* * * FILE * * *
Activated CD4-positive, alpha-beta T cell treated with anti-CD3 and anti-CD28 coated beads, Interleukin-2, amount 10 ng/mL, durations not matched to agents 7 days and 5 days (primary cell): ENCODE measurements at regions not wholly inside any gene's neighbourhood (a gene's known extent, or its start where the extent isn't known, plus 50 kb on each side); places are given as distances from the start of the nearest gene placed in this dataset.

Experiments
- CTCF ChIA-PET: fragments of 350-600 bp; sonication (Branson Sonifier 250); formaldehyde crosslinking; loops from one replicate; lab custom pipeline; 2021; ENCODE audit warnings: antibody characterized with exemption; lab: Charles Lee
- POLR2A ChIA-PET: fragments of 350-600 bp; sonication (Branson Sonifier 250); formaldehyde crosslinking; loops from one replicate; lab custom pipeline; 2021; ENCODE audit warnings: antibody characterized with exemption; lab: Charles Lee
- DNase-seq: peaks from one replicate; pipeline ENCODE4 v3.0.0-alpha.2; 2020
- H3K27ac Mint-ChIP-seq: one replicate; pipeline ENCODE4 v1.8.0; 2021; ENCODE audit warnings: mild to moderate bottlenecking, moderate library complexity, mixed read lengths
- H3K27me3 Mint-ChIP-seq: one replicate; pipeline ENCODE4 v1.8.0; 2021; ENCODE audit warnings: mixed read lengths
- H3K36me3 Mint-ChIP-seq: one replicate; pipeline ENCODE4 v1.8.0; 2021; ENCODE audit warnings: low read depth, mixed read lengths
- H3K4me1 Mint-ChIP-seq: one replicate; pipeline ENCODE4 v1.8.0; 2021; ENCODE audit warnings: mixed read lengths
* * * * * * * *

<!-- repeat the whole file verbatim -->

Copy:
Activated CD4-positive, alpha-beta T cell treated with anti-CD3 and anti-CD28 coated beads, Interleukin-2, amount 10 ng/mL, durations not matched to agents 7 days and 5 days (primary cell): ENCODE measurements at regions not wholly inside any gene's neighbourhood (a gene's known extent, or its start where the extent isn't known, plus 50 kb on each side); places are given as distances from the start of the nearest gene placed in this dataset.

Experiments
- CTCF ChIA-PET: fragments of 350-600 bp; sonication (Branson Sonifier 250); formaldehyde crosslinking; loops from one replicate; lab custom pipeline; 2021; ENCODE audit warnings: antibody characterized with exemption; lab: Charles Lee
- POLR2A ChIA-PET: fragments of 350-600 bp; sonication (Branson Sonifier 250); formaldehyde crosslinking; loops from one replicate; lab custom pipeline; 2021; ENCODE audit warnings: antibody characterized with exemption; lab: Charles Lee
- DNase-seq: peaks from one replicate; pipeline ENCODE4 v3.0.0-alpha.2; 2020
- H3K27ac Mint-ChIP-seq: one replicate; pipeline ENCODE4 v1.8.0; 2021; ENCODE audit warnings: mild to moderate bottlenecking, moderate library complexity, mixed read lengths
- H3K27me3 Mint-ChIP-seq: one replicate; pipeline ENCODE4 v1.8.0; 2021; ENCODE audit warnings: mixed read lengths
- H3K36me3 Mint-ChIP-seq: one replicate; pipeline ENCODE4 v1.8.0; 2021; ENCODE audit warnings: low read depth, mixed read lengths
- H3K4me1 Mint-ChIP-seq: one replicate; pipeline ENCODE4 v1.8.0; 2021; ENCODE audit warnings: mixed read lengths